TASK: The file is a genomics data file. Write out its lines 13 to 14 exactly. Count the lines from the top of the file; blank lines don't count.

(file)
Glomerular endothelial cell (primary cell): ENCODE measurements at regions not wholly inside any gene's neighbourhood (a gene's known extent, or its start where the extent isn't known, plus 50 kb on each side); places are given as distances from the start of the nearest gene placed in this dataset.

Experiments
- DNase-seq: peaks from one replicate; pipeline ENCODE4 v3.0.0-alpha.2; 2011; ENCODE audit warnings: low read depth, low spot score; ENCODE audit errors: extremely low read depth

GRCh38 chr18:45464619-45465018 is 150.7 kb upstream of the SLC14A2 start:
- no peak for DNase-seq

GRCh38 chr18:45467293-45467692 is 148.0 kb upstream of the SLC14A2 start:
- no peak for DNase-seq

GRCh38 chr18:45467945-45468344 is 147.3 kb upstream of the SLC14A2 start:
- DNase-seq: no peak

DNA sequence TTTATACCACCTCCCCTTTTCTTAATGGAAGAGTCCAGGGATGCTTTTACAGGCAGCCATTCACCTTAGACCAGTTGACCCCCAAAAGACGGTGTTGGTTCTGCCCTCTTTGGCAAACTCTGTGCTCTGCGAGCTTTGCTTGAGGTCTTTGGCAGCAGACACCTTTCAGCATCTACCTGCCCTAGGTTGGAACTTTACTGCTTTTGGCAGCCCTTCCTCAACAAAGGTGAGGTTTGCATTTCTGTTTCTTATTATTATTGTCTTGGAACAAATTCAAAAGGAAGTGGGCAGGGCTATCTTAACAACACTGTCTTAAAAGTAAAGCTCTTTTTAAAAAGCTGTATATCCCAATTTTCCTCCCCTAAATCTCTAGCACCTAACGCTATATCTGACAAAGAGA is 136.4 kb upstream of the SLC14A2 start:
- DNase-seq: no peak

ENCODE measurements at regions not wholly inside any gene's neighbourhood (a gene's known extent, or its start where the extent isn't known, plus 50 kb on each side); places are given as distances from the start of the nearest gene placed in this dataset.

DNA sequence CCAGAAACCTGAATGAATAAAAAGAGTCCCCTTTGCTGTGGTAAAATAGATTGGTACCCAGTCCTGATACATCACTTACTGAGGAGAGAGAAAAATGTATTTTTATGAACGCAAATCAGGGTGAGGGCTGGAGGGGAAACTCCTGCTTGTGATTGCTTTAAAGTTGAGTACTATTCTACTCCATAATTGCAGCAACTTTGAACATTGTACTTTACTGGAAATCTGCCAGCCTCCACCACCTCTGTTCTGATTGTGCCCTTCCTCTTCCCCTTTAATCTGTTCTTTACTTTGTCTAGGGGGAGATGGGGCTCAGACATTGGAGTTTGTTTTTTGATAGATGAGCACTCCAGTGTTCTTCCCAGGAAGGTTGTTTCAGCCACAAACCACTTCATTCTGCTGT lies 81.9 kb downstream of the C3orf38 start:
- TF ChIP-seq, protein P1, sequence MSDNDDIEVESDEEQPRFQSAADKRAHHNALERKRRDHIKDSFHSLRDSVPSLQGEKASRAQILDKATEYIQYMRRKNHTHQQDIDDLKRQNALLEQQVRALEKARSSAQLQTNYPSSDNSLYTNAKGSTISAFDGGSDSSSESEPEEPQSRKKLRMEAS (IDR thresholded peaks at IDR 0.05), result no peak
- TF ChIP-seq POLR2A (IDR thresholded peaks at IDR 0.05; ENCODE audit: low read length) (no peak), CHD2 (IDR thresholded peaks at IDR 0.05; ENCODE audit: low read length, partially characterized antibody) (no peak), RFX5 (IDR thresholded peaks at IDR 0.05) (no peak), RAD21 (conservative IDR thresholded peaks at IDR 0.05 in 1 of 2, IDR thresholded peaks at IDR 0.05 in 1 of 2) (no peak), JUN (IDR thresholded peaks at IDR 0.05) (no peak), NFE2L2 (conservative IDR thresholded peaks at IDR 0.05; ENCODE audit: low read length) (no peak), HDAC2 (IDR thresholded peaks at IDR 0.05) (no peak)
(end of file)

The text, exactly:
DNA sequence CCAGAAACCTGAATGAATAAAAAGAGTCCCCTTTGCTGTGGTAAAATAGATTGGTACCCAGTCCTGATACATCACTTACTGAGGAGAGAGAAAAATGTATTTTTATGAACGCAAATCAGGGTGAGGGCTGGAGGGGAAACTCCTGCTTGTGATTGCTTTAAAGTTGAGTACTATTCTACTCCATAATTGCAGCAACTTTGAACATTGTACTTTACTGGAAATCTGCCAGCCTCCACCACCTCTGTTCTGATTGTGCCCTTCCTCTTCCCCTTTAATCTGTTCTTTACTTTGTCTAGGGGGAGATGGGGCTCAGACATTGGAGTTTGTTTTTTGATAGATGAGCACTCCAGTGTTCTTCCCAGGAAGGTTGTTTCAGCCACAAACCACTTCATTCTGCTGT lies 81.9 kb downstream of the C3orf38 start:
- TF ChIP-seq, protein P1, sequence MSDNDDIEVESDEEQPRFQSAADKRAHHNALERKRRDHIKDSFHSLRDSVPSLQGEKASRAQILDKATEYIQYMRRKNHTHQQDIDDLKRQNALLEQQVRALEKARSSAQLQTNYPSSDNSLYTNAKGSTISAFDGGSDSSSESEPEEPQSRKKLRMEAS (IDR thresholded peaks at IDR 0.05), result no peak